In addition to the equilateral triangle with three equal sides, there are five other types of triangles. An acute triangle is one with an angle less than ninety degrees. A right triangle, fittingly enough, contains a right angle or an angle of exactly ninety degrees while an obtuse triangle has an angle greater than ninety degrees but less than one hundred and eighty degrees. An isosceles triangle has two sides which are equal while a scalene triangle has no sides of equal length. These are all properties of a triangle but there is still yet another way we might describe or refer to a triangle.
Imagine if you will a page of triangles. The can be of varying types and sizes, some alike while others are different colors. I might ask you how many are isosceles triangles or how many are acute triangles. Either one of those questions would be answered by using something specific to the triangle or its classifications. What if I asked how many were black triangles or red or yellow? That response has nothing whatsoever to do with any specific aspect of the triangle but rather its color. Other things have those same colors – a box of crayons, a row of pants or sweaters, or even the flag of the state of Maryland, a flag proudly displayed on the law enforcement vehicles burned and overturned by the protestors in Baltimore. The fact that same of the triangles were red, black, or yellow has nothing to do with the definition of a triangle; it is simply another or accidental part of their description.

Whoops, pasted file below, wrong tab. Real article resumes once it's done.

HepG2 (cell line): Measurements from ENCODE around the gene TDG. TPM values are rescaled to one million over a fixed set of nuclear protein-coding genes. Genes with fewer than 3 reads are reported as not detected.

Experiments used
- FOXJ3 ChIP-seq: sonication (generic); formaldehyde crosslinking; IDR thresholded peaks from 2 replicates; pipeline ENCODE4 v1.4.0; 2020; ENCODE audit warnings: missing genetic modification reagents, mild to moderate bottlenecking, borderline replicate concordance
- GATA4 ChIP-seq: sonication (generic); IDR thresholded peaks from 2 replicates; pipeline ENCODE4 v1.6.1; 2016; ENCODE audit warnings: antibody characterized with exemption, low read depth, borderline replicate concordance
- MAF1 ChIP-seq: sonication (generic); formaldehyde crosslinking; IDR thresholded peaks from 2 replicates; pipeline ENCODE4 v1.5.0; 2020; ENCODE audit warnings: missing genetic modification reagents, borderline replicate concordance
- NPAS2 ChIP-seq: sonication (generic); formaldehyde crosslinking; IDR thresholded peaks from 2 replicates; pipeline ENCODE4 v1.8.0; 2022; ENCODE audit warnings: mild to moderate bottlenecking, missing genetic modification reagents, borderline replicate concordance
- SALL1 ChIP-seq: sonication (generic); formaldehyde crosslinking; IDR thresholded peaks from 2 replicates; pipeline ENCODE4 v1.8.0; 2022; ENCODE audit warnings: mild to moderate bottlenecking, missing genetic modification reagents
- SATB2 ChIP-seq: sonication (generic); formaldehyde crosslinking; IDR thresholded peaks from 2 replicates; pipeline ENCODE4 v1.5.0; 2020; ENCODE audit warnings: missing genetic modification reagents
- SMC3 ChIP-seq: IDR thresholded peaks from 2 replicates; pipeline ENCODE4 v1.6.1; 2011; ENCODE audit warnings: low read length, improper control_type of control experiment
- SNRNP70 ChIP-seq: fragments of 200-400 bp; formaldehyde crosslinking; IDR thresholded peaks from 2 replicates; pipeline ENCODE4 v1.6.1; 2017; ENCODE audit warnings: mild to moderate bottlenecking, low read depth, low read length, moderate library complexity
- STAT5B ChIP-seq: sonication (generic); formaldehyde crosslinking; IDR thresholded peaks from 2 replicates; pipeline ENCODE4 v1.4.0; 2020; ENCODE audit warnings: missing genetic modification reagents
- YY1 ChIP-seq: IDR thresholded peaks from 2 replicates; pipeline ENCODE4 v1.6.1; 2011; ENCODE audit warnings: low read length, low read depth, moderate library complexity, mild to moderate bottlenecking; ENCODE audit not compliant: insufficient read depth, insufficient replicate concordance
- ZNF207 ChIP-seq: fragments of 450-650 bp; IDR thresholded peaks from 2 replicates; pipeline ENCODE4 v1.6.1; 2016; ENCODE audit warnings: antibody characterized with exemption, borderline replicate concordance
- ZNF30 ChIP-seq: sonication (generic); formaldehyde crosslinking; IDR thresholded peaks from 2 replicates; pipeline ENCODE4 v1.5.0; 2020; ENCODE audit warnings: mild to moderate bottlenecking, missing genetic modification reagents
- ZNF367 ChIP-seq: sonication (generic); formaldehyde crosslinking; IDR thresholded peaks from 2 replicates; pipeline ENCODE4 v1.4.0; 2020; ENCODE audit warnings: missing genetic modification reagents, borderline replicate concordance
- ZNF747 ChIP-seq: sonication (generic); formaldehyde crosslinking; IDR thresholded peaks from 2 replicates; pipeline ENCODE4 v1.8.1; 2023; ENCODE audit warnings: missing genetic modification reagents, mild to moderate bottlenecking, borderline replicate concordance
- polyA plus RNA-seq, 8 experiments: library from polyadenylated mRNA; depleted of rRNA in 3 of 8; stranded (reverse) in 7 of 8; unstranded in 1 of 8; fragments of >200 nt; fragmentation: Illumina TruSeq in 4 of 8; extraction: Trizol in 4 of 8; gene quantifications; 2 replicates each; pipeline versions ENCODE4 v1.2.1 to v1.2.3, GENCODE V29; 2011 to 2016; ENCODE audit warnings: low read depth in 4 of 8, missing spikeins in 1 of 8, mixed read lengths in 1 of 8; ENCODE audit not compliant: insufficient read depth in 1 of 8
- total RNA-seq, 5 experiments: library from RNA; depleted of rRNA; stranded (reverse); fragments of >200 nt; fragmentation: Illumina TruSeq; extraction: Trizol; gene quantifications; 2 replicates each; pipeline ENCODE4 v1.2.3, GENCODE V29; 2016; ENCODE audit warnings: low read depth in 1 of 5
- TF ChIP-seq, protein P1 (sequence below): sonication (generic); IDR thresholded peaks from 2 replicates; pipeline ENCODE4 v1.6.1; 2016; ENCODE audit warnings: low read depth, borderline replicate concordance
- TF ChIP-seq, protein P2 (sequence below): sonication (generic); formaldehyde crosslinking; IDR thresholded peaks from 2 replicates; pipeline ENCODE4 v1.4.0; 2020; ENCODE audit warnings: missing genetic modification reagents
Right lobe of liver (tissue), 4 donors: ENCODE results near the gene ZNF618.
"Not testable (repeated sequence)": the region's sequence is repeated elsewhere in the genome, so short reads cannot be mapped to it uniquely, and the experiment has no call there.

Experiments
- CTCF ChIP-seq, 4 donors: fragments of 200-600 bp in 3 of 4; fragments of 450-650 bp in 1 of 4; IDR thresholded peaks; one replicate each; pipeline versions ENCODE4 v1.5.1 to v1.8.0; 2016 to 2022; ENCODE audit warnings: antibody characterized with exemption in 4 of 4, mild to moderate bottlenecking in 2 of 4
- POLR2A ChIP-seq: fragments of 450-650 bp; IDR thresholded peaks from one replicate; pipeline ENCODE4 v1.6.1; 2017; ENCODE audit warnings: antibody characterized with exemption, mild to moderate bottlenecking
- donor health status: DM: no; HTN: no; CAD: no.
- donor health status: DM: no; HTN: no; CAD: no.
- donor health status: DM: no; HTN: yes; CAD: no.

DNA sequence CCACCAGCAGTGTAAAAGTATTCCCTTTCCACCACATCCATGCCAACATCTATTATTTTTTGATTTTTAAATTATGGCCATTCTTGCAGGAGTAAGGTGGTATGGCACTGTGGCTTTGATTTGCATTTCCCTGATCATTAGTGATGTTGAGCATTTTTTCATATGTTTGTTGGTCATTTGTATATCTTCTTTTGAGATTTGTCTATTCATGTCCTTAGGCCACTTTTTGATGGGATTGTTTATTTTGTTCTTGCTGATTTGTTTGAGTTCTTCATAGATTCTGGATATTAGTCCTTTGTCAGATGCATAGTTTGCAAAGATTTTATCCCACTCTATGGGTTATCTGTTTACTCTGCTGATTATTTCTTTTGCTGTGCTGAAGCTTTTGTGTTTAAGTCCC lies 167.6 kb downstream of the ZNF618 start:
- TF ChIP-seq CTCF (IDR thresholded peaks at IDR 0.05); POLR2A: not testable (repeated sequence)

How can we apply these “Predictables” in our own philosophy of being, in our own living? Certainly all of mankind shares some things in commons. First of all, we are all mammals… but so are cows and dogs and cats. Man is known as “homo sapiens” or “wise being”. We have two genders, although that is being challenged in both life and the court systems around the world. We also have different ethnicities and races, often noted with adjectives denoting one’s skin color. Some use these latter descriptive types to denote value or worth or even potential. In some countries, cows are more revered than women; people are discriminated against or profiles based upon their skin color or even eye shape.
The study of philosophy gives us an argument for being. With it, hopefully, we can learn that existence is living and living means potential. A triangle is no less a triangle simply because it has three equal sides or no equal sides. A green triangle is just as much a triangle as a red triangle. Lives matter – black, brown, red, or white. The value of living is reason enough for us to give it our very best efforts, to give all of mankind our very best efforts. Aristotle noted: “The value of life depends upon awareness and the power of contemplation rather than upon mere survival.”